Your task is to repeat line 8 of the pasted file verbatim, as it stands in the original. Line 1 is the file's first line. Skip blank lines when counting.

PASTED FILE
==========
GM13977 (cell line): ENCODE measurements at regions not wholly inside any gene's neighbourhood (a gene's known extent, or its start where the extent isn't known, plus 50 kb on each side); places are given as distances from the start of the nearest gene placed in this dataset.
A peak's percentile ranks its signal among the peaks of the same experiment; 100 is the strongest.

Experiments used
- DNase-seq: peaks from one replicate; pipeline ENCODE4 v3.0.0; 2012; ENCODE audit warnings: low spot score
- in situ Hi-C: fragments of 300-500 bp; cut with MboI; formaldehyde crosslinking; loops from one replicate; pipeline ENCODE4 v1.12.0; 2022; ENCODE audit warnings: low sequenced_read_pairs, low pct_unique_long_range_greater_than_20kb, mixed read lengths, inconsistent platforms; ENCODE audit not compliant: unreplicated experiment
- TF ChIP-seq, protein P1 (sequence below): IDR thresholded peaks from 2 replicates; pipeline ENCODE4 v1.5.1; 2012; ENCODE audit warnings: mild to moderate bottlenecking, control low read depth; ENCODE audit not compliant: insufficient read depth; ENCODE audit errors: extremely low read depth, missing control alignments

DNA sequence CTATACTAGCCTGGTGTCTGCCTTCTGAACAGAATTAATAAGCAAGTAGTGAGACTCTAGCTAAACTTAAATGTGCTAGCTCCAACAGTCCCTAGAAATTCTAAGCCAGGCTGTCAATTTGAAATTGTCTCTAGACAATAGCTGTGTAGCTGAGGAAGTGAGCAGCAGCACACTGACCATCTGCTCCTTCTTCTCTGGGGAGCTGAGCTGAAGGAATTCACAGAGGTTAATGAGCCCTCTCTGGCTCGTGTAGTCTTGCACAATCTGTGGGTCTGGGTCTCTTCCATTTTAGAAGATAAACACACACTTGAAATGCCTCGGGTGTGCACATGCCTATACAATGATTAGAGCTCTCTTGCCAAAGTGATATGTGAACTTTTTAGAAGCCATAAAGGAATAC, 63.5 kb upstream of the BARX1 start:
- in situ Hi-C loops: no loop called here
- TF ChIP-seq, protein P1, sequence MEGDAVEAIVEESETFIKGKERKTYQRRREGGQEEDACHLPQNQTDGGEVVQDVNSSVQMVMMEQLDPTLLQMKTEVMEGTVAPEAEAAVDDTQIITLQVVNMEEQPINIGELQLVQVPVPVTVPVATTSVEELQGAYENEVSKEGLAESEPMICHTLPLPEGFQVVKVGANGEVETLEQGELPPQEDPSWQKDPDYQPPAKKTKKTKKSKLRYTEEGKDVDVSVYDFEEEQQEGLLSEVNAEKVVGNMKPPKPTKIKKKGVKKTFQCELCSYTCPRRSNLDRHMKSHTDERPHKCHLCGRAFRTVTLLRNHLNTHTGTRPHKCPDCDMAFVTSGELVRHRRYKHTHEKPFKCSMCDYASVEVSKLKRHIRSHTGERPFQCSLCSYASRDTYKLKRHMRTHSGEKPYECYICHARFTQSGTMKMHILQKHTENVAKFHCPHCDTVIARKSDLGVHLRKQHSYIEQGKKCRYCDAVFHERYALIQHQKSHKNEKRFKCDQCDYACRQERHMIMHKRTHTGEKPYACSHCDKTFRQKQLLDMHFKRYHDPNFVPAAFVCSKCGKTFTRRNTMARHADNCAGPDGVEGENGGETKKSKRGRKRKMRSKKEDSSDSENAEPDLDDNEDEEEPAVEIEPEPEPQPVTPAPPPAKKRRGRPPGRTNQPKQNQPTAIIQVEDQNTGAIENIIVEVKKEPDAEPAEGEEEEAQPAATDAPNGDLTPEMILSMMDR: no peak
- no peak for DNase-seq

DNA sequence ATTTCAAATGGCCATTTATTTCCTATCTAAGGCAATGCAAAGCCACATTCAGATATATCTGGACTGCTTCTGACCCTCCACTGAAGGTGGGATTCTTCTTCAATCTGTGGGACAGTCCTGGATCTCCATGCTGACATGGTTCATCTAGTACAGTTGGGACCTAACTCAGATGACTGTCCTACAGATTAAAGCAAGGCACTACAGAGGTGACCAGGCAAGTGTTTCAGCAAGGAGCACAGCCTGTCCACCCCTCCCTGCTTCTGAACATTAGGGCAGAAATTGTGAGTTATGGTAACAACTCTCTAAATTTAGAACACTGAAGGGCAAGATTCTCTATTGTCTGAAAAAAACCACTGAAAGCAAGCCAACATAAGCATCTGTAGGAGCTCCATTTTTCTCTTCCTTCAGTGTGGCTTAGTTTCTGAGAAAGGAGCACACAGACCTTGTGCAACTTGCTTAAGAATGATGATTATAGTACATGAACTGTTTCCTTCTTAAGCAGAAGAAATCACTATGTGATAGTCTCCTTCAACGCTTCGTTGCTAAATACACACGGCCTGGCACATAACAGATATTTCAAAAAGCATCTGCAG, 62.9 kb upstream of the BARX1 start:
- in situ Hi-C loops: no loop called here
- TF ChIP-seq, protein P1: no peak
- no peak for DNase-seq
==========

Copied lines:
- in situ Hi-C loops: no loop called here